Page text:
Don’t fake it: How to earn trust

S&A Coaching’s Susanna Statton takes a look at trust and how you can earn it before you’ve delivered.

It’s received wisdom that people don’t buy products as much as they buy from people. We purchase from people we like. More importantly, we purchase from people we trust. So looking after your existing customers, and keeping the relationship with past customers open is crucial. But what do you do when you’re engaging a new customer who’s never heard of you before? How do you build trust?

building trust

Here is my quick five-point plan for being able to build trust with new customers quickly:


Authenticity and passion encompass a lot. Would you do business with you? Would you buy your product or use your service? Why? If you’re not passionate about your offering, selling it will be hard.

If you don’t enjoy selling what you’re selling, you won’t engender trust. It’s difficult to fake it no matter how good an actor you may be. The customer will see through it. So sell what you love and sell why you love it. Bring your own personal values to the fore.

So, find yourself in your offering and then be yourself – it’s a recipe for success.


This is the service bit. How much do you really care about your potential customers, their lives, and the problems they’re trying to solve? How much do you want to solve their problems for them? How important is it to you that your offering can help them?

The temptation to look for the opportunity to be the solution to just any potential problem can cause the over-enthusiastic sales person to jump in too quickly with the sales pitch. Listening deeply, with curiosity, and asking lots of broad, open questions will help potential customers to talk through their issues, and help them decide what they want. Once you’ve honestly been the one who’s helped them establish that clarity, and you’re sure your product or service is the answer, ask a few more specific questions that you might even already know the answer to. One way or another you now have the language the customer uses to describe their own problem, and you can use it. At this stage, if your product or service is the answer, it will be obvious to the customer as soon as you make your offer.  And even if your offering isn’t the solution for them, they will love you anyway and they might still be back.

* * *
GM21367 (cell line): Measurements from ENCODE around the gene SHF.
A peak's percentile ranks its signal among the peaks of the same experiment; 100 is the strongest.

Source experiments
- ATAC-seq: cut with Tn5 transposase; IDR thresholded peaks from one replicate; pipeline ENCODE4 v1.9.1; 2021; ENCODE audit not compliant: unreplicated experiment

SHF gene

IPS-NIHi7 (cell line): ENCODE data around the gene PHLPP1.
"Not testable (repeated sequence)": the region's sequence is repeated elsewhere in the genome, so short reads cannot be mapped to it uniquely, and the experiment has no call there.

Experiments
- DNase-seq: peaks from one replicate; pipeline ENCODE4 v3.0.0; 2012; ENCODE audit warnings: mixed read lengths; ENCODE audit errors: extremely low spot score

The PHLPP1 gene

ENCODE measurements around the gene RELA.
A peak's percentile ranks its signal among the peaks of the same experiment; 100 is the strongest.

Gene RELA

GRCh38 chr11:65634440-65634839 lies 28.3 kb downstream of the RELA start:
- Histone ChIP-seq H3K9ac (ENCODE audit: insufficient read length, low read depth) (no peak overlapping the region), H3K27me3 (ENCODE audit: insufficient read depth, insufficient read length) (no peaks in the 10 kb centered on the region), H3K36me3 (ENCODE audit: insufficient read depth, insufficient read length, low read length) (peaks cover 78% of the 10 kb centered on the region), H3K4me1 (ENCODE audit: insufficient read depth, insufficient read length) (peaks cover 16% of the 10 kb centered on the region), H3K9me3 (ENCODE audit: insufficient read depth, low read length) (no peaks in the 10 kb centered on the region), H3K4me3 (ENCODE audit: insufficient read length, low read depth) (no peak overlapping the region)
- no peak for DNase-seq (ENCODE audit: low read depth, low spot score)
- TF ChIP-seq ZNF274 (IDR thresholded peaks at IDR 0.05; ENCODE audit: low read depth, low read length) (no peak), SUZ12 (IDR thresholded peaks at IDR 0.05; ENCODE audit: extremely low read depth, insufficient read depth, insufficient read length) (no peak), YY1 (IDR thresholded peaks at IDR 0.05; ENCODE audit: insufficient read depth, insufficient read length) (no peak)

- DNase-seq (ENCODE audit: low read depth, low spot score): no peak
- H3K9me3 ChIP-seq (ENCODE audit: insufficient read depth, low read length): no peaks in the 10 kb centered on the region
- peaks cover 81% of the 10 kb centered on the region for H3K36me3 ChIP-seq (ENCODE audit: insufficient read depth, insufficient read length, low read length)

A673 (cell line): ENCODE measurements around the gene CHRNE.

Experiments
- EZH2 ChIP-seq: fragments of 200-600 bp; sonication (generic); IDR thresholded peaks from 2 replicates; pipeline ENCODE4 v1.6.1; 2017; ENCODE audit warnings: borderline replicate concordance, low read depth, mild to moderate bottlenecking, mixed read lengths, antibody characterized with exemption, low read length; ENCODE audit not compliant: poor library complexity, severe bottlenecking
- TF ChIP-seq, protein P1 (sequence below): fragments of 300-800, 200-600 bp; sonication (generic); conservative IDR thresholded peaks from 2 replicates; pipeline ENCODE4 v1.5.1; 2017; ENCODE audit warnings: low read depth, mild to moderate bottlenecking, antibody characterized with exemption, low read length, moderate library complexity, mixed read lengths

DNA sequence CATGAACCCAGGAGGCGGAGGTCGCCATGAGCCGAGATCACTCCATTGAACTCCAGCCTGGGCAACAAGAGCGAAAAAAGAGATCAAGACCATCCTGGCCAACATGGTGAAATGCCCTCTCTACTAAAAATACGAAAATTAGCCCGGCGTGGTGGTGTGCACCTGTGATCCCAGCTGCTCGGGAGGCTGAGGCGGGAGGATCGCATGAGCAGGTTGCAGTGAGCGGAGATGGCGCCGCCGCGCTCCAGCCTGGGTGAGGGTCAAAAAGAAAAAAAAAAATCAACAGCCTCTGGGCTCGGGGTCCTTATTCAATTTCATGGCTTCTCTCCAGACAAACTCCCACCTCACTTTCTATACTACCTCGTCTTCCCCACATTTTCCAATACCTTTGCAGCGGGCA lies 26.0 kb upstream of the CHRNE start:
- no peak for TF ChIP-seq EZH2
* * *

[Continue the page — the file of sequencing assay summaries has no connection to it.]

Whether you’re the managing director of the company, or just answer the phones, personalisation goes a long way toward building trust and rapport. You can personalise just by using someone’s name the way they like it.


There is nothing like the testimonials of previous clients singing your praises. They know like-minded people: your potential customers. They are the generators of your strongest leads. When you start out, take the opportunity to give these people discounts for honest, valuable feedback. The negatives can inform improvement. Help them feel like they’re helping you design your service. They feel a sense of loyalty. The positives can sell your service. And why not tell all your customers that you take the positives and the negatives, and use them to continually strive to be the best? Another opportunity to gain their trust.


Ultimately, you need to be someone of your word. A customer or client receiving poor service and left feeling unsatisfied will tell people, and the word will spread like a virus. A job well done may get talked about slightly less, but when someone’s looking for your service, they’ll ask your clients about the service level, and that’s when your customers will sell you. So aim to under-promise and over-deliver.

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